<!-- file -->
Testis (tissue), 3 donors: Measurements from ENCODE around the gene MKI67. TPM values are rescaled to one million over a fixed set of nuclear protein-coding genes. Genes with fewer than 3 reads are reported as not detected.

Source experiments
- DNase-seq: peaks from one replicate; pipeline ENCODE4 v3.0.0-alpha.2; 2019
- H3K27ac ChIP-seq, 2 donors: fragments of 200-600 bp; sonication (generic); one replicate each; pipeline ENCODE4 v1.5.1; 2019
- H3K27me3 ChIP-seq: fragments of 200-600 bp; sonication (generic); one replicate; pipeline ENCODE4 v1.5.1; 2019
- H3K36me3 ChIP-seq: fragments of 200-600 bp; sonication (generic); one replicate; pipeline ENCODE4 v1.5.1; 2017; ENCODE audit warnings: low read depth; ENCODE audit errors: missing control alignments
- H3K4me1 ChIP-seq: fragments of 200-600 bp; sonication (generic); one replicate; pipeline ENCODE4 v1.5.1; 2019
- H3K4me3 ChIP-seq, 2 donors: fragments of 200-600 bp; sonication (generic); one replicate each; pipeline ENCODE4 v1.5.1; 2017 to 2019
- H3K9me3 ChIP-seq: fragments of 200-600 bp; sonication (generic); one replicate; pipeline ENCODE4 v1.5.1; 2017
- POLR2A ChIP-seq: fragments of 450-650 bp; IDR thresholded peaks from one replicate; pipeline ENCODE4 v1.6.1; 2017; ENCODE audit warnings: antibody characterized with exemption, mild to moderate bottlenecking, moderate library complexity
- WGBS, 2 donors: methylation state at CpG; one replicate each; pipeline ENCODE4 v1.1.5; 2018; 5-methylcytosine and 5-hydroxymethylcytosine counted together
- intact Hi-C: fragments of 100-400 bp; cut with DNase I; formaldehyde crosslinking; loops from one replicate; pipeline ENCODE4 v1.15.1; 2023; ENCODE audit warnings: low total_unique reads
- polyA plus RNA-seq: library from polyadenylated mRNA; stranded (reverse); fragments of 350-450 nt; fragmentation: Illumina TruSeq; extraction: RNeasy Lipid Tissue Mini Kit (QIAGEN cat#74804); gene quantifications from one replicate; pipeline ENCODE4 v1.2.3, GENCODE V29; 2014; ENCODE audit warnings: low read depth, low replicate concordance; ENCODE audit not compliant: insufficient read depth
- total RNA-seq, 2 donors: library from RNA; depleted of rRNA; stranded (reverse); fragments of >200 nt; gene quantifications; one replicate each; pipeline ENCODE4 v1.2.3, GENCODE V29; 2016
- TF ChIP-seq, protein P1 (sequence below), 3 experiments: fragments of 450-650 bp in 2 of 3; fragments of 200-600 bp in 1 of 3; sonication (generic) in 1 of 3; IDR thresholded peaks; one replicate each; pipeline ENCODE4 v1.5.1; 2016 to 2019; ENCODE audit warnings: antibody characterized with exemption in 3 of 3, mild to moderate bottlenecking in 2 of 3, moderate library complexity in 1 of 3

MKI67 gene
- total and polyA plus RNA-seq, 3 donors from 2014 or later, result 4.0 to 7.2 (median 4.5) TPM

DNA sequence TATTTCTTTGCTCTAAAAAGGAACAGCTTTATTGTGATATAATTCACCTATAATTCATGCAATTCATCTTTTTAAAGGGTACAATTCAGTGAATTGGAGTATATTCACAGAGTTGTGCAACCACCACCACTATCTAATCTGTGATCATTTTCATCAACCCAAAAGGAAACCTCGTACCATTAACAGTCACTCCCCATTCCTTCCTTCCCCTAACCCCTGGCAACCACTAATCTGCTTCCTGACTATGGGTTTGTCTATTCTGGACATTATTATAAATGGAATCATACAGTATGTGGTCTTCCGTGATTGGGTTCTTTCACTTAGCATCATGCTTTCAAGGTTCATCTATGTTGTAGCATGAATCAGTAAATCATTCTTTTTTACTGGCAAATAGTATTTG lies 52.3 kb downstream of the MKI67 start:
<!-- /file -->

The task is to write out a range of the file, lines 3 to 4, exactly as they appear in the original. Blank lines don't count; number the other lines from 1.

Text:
- DNase-seq: peaks from one replicate; pipeline ENCODE4 v3.0.0-alpha.2; 2019
- H3K27ac ChIP-seq, 2 donors: fragments of 200-600 bp; sonication (generic); one replicate each; pipeline ENCODE4 v1.5.1; 2019